Kampala Women Getting By: Wellbeing in the Time of AIDS

By Sandra Wallman | Go to book overview

Seven
Home Treatment

JESSICA OGDEN &
GRACE BANTEBYA KYOMUHENDO

Home treatment is a common first response to the onset of an illness episode the world over. In industrialized countries a plethora of over-the-counter medications are available to treat the symptoms of colds, flu, arthritis, hayfever and other common, non-lifethreatening illnesses. As a matter of course, we self-prescribe: we go to our local chemist and buy remedies we recognize and know will relieve our symptoms. We might treat our illnesses at home in other ways as well: with warm baths or cool cloths, bowls of chicken soup, dry toast, days off school or work. We undertake these measures, saving ourselves the considerable expense and inconvenience of going to the G.P. or clinic, while affirming our own agency in maintaining wellness in ourselves and the members of our household. We eventually go to the doctor should home treatment fail to bring relief 'soon enough'. It is with some degree of confidence that we undertake this step. The expectation is that the cost of going to the doctor (in terms of time, if not money) will be offset by satisfactog results: we will get well.

In Kamwokya, home treatment occurs in a context where the expectations of wellbeing and cure are very different, and where the formal health-care system has broken down as a result of two decades of civil war and economic mismanagement. In Uganda, home treatment and the over-the-counter purchase of prescription drugs (including antibiotics) have significant public health implications. This chapter discusses the significance of the household as a locus of health care; the nature of the home treatment process (including the importance of drug shops); the relationship between home treatment and autonomy; and the role that 'invisibility' plays, especially in the (home) treatment of sexual infections.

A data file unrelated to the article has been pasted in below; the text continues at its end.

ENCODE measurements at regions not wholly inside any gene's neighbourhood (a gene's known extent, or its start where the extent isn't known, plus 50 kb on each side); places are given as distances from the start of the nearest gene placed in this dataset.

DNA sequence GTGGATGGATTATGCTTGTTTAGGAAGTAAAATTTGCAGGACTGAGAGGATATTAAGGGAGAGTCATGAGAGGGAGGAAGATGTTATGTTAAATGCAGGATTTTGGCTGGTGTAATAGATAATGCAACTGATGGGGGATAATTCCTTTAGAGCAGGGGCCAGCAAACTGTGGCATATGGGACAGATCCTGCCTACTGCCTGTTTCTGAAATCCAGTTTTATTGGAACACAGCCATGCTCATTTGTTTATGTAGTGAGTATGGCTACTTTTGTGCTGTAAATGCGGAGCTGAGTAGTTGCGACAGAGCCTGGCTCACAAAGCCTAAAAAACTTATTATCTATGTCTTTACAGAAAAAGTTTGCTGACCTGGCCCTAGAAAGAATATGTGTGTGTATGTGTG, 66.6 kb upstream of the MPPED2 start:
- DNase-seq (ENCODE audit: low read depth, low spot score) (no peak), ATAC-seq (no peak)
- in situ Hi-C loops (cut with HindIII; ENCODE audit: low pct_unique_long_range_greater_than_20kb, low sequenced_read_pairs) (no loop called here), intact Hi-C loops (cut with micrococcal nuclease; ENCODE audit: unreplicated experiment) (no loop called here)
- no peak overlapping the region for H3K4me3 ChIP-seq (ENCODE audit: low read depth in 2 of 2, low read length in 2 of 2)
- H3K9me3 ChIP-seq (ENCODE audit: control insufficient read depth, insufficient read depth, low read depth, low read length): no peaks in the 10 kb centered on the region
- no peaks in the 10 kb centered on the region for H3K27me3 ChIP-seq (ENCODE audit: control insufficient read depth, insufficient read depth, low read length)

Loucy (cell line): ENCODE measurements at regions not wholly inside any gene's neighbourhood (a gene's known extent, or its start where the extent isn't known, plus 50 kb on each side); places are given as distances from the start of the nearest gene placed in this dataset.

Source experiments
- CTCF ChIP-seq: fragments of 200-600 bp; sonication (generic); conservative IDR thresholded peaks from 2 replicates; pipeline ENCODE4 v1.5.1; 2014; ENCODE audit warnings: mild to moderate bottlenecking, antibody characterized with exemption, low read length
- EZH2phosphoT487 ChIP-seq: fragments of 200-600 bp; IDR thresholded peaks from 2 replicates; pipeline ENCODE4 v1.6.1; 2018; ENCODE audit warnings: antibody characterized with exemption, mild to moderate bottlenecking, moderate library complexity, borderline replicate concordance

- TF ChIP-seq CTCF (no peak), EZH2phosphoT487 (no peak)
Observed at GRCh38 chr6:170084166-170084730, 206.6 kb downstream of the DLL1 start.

The Household as the Locus of Health

This section gives a brief review of the literature concerned with the role

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Kampala Women Getting By: Wellbeing in the Time of AIDS
Table of contents

Table of contents

  • Title Page iii
  • Contents v
  • Photographs, Sketches, Maps & Figures viii
  • Acknowledgments ix
  • Notes on Contributors x
  • One - Introduction 1
  • Two - Kamwokya 17
  • Three - People in Place 47
  • Four - Community Life 73
  • Five - Household Wellbeing 90
  • Six - Treatment Options 111
  • Seven - Home Treatment 142
  • Eight - Children's Illnesses 152
  • Nine - Private Disease 166
  • Ten - Six Women 189
  • Eleven - Community Life II 206
  • Twelve - Summary & Conclusions 226
  • References 236
  • Index 241
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